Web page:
Kasongo opens up about recruitment

Ray Kasongo is the newest roster talent for Rick Barnes at Tennessee. The junior college transfer opened up to InsideTennessee about the path that led him to becoming a Vol.

When it came down to the final week of Ray Kasongo’s recruitment process, Tennessee and Mississippi State were locked in an intense battle over the Southern Idaho transfer’s talents.

Kasongo visited both campuses, talked extensively with both coaching staffs and carefully weighed both options to determine where he would best fit. When the time came for him to finally make his decision, the 6-10, 235-pound power forward went with the place where he believed he could get the most immediate playing time and make the largest impact.

“That’s what I pretty much based my decision on. I felt like (Tennessee) would have a bigger need for me than Mississippi State,” Kasongo told InsideTennessee. “Mississippi State has a bunch of guys returning … I just felt like at Tennessee I’d be able to go there and make things work.”

The Vols are certainly glad to add Kasongo to the current puzzle, one that is marginally thin on pieces in the frontcourt and desperately needing a big man in the post. Kasongo’s large frame and shot-blocking ability adds that dimension to Tennessee’s roster, and he believes Barnes noticed his versatile talents that extend far beyond playing defense in the paint.

“My athleticism, in terms of me running up and down the court, that’s what really (separates me.) I rebound the ball really well and my shot-blocking ability,” Kasongo said.

“I can score pretty much, I’m not going to say at will, but most times when I get the ball down low it’s either going to be an and-one or bucket. On top of that, seeing my skillset and all that, they’ve noticed that I can beat guys off the dribble and shoot from midrange and hit the occasional three. It was a good fit for me.”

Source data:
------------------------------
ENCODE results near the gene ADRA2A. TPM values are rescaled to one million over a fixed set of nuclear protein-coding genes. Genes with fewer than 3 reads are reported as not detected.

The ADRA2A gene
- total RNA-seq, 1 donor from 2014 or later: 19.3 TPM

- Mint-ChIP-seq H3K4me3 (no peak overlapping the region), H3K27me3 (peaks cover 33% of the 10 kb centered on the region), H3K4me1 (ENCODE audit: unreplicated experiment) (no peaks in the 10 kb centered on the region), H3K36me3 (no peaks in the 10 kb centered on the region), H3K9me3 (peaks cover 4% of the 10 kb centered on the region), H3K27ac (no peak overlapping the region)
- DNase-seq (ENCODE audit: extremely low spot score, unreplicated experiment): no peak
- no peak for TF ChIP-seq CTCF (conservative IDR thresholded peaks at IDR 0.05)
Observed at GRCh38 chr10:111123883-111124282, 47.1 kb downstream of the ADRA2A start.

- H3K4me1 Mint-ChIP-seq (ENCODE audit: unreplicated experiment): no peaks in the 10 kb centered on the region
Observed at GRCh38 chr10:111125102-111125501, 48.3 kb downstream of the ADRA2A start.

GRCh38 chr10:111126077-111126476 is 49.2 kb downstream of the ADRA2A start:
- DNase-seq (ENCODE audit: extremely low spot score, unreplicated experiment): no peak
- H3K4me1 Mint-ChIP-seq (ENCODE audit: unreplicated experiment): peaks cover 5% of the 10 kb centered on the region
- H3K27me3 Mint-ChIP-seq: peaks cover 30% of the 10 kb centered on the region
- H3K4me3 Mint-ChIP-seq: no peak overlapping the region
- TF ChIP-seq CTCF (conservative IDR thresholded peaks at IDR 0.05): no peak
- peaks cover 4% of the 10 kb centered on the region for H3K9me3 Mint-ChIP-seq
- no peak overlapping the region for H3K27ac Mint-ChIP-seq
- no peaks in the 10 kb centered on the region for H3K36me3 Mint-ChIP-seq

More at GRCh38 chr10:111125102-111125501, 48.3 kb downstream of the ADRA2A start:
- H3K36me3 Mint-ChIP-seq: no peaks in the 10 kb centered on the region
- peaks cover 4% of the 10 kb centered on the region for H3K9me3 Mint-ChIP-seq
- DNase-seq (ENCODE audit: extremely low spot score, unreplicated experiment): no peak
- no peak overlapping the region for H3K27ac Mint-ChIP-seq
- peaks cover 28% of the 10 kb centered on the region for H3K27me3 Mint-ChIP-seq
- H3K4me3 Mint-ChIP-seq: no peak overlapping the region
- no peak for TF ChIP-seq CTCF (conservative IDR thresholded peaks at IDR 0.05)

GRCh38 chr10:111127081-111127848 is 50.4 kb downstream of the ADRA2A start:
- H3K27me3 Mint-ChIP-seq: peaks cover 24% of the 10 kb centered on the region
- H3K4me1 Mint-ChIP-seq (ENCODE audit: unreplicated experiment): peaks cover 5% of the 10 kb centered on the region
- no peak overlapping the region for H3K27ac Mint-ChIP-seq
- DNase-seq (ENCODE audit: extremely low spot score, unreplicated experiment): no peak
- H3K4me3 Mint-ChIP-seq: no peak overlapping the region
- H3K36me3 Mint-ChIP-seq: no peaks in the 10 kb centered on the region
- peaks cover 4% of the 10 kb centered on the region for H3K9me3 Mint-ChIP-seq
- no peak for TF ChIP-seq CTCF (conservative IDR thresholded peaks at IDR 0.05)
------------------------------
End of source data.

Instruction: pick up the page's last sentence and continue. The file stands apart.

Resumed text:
His junior college numbers won’t stun you. Kasongo averaged 6 points and 4.9 rebounds per game last season at Southern Idaho and blocked 75 total shots. But when you take into account the fact that he only averaged 15.6 minutes per game, those numbers are put into context, showcasing Kasongo’s high ceiling after he’s able to adjust to the pace of Division I play.

Tennessee assistant coach Rob Lanier saw the potential his newest player possesses, and he locked down the Toronto native after building a strong relationship with his most recent recruit.

“We spoke every day on a daily basis. The reason why I really like him is because he keeps it real with me,” Kasongo said of Lanier. “He pretty much told me that if I was to come in at Tennessee, with my skillset and everything, I could definitely help the team.”

That sold Kasongo more than the splendor of the Vols’ facilities or the excitement surrounding the athletic program. When it came down to choosing his new home, the former Oregon commit wanted a place where he could play right away and fit into a system that desires to be as good as he does.

“It feels really good. I feel like I made the right decision for me and my family. When we visited schools I just felt like I was home when I was there,” he said. “My relationship with the coaches is really, really good and I got along with the players. It all really worked out.”

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